Genire: American television sitcom
produced by: Filmways
Starring: Bamboo Harvester/ Mr Ed, Alan Young, Connie Hines
One of the most iconic TV stars from the 1960’s was–yes, you guessed it– Mr Ed, the talking horse that stole the hearts of many Americans, even still today. The human star of the show, Alan Young, who played Wilbur Post, Mr Ed’s owner, died of natural causes last week on May 19th, 2016. He was the last living member of the main cast of Mr Ed.
The adventures of Mr Ed was based on the books of a talking horse, “Mr Ed” by Walter R. Brooks, who wrote many children’s books about amimals. It became a very popular show that ran for six seasons and told of the adventures and of Wilbur and Mr Ed. The book now goes for $42 USD on Amazon.
The title character “Mr Ed” was played by Bamboo Harvester, a horse, of course. Bamboo was foaled in 1949 and was euthanized in 1968 due to health complications. He was 19 years old. There was some controversy surrounding Mr Ed’s death. By 1968, Bamboo Harvester was suffering from a variety of health problems. During the year 1970, he was euthanized with no publicity, and buried at Snodgrass Farm in Oklahoma. However, according to Alan Young, he states that his beloved co-star died from an inadvertent tranquilizer administered while he was at his stable in Burbank, California where he lived with his trainer Lester Hilton. Young wrote that he’d “frequently visit his former co-star in retirement.” Alan said that Hilton was out of town visiting relatives and a temporary stable hand has seen Ed rolling on the ground, struggling to get up. The theory is the stable hand thought the horse was in distress and administered a tranquilizer and for unknown reason, the horse died within hours. The remains were cremated and scattered by Hilton in the Los Angeles area at a spot known only to him.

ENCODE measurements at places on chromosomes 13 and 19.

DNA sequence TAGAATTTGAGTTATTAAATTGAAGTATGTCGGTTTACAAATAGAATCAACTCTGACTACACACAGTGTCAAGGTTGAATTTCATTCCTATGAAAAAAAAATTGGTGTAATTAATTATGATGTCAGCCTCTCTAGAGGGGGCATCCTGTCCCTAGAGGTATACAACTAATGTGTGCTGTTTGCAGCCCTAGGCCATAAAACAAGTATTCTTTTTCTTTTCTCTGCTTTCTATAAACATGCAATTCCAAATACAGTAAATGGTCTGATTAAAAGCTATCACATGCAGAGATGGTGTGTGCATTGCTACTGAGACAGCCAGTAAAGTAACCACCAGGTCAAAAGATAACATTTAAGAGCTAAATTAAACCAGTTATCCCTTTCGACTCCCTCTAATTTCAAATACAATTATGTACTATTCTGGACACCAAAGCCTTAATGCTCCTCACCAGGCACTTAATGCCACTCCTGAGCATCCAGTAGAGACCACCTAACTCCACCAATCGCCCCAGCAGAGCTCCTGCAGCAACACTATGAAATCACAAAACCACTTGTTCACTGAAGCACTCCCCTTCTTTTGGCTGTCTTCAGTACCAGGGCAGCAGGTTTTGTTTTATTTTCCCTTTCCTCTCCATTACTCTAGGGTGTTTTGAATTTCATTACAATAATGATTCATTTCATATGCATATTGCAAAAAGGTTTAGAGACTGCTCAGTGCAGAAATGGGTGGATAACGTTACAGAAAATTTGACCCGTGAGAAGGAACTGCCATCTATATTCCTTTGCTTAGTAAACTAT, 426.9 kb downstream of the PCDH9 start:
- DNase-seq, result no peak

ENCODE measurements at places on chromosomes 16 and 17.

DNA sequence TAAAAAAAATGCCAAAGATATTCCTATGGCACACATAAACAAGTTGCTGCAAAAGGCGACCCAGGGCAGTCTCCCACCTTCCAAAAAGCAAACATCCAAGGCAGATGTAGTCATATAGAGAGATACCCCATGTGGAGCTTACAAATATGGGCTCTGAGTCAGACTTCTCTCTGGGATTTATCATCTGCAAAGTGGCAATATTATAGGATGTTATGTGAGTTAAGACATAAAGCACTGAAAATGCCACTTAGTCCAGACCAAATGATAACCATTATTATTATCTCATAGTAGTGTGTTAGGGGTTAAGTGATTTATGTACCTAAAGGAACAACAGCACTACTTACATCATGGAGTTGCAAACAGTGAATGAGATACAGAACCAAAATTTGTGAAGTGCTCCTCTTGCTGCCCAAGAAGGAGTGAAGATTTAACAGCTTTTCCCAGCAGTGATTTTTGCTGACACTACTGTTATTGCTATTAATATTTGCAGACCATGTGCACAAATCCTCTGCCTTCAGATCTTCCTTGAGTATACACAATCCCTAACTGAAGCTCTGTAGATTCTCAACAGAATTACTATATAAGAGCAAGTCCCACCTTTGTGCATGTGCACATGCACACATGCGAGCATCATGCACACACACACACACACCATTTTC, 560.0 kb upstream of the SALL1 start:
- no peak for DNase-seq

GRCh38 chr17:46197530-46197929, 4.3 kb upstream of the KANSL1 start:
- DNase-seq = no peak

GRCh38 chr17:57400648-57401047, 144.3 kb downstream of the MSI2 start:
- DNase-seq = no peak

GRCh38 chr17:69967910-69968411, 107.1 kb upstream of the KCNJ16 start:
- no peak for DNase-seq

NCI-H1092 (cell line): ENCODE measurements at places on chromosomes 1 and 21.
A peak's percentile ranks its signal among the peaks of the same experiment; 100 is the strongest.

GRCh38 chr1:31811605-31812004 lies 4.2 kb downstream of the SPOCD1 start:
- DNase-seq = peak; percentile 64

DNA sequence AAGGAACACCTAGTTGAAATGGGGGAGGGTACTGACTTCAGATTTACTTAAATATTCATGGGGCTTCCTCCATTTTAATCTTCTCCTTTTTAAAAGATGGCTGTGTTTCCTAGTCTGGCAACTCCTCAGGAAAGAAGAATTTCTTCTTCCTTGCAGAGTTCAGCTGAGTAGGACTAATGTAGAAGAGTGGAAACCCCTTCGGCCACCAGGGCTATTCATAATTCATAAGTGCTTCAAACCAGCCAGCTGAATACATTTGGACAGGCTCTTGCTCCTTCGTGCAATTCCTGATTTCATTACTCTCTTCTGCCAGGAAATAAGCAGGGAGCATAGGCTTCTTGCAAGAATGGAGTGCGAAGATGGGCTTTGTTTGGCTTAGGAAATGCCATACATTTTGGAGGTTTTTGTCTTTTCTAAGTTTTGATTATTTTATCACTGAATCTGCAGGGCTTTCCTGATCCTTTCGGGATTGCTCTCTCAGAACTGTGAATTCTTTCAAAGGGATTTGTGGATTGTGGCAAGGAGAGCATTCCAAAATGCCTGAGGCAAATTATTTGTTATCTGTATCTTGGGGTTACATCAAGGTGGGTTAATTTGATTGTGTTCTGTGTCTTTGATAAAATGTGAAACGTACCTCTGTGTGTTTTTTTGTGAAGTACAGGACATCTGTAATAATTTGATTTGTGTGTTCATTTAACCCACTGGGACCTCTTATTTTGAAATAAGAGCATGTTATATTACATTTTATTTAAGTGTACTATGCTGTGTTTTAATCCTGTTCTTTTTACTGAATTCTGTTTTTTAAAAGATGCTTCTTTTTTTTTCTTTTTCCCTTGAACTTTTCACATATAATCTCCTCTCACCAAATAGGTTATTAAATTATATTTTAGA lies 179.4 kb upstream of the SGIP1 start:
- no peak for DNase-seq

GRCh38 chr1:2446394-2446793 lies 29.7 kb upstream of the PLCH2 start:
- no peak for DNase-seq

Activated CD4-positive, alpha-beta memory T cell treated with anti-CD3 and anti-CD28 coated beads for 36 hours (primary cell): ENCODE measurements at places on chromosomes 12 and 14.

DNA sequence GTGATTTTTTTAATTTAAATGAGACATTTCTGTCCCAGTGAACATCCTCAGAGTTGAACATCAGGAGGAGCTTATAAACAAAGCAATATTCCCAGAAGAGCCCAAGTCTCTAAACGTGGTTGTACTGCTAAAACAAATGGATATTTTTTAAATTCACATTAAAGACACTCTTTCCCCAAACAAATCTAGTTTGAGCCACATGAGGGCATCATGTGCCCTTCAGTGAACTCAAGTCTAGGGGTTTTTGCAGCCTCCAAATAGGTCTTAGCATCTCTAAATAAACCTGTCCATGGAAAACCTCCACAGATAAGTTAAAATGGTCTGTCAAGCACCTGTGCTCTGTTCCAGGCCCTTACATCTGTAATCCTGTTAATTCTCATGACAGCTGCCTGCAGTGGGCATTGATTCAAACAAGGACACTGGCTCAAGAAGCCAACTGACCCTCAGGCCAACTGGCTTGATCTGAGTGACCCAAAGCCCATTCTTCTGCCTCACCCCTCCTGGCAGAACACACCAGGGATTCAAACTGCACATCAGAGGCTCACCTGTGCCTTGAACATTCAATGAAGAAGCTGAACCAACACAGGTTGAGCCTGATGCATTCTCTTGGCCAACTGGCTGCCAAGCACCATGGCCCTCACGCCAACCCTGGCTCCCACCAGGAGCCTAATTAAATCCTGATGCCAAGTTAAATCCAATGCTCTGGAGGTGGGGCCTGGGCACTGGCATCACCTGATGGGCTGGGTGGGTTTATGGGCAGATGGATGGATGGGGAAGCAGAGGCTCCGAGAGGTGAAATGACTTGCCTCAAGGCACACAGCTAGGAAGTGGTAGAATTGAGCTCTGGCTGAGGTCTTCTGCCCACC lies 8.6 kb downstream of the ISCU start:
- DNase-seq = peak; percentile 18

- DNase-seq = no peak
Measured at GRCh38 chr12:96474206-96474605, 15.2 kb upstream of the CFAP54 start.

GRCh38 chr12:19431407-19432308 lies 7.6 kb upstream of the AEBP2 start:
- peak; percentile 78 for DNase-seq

The horse that was said to be Bamboo Harvester that died in 1979 in Oklahoma was in fact the horse that posed for the still pictures of “Mr. Ed” used by the production company for the show’s press kits. After Bamboo’s death in 1970, this horse was called Mr. Ed in his place. Alan Young said he he knew that the horse in Oklahoma was not Mr Ed, but did not want to “shatter their illusions” that the horse was not the real Mr Ed.
Making Ed Talk
Mr Ed was voiced by Allan Lane, who appeared in more than 125 films and TV shows in a career lasting from 1929 to 1966, mostly B western movies. He was best known for voicing Mr Ed.
As for making Ed’s lips move to have the impression he was talking, Alan Young explains: “It was initially done by putting a piece of nylon thread in his mouth. But Ed actually learned to move his lips on cue when the trainer touched his hoof. In fact, he soon learned to do it when I stopped talking during a scene! Ed was very smart.” This is why you never see Mr. Ed talking without his leather halter on. They would attached a invisible cord under his halter and under his front lip. Allan Lane was never credited for the voicing of Ed, it was just Mr. Ed…Himself.” They wanted to keep the actor’s identity a secret, so that the children watching the show would think that Ed could really talk.